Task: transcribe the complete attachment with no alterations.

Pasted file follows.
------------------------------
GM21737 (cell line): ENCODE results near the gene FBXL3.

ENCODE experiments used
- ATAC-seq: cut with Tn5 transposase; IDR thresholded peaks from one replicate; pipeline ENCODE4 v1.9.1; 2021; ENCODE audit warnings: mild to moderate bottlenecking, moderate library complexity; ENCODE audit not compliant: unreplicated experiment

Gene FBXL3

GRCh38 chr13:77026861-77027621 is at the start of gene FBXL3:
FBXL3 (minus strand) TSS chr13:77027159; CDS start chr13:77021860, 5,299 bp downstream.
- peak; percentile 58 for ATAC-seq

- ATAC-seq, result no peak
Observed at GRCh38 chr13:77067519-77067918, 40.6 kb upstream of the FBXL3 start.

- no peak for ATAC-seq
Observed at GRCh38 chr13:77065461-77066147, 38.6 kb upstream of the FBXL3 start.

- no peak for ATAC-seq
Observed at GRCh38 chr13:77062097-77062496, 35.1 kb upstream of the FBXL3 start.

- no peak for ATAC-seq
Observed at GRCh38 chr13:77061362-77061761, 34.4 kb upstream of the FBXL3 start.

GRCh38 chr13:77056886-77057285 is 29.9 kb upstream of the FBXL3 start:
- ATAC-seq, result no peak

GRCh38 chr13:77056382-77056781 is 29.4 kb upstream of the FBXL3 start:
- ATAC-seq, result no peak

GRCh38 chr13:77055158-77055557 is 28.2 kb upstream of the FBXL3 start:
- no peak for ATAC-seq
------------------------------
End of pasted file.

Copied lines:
GM21737 (cell line): ENCODE results near the gene FBXL3.

ENCODE experiments used
- ATAC-seq: cut with Tn5 transposase; IDR thresholded peaks from one replicate; pipeline ENCODE4 v1.9.1; 2021; ENCODE audit warnings: mild to moderate bottlenecking, moderate library complexity; ENCODE audit not compliant: unreplicated experiment

Gene FBXL3

GRCh38 chr13:77026861-77027621 is at the start of gene FBXL3:
FBXL3 (minus strand) TSS chr13:77027159; CDS start chr13:77021860, 5,299 bp downstream.
- peak; percentile 58 for ATAC-seq

- ATAC-seq, result no peak
Observed at GRCh38 chr13:77067519-77067918, 40.6 kb upstream of the FBXL3 start.

- no peak for ATAC-seq
Observed at GRCh38 chr13:77065461-77066147, 38.6 kb upstream of the FBXL3 start.

- no peak for ATAC-seq
Observed at GRCh38 chr13:77062097-77062496, 35.1 kb upstream of the FBXL3 start.

- no peak for ATAC-seq
Observed at GRCh38 chr13:77061362-77061761, 34.4 kb upstream of the FBXL3 start.

GRCh38 chr13:77056886-77057285 is 29.9 kb upstream of the FBXL3 start:
- ATAC-seq, result no peak

GRCh38 chr13:77056382-77056781 is 29.4 kb upstream of the FBXL3 start:
- ATAC-seq, result no peak

GRCh38 chr13:77055158-77055557 is 28.2 kb upstream of the FBXL3 start:
- no peak for ATAC-seq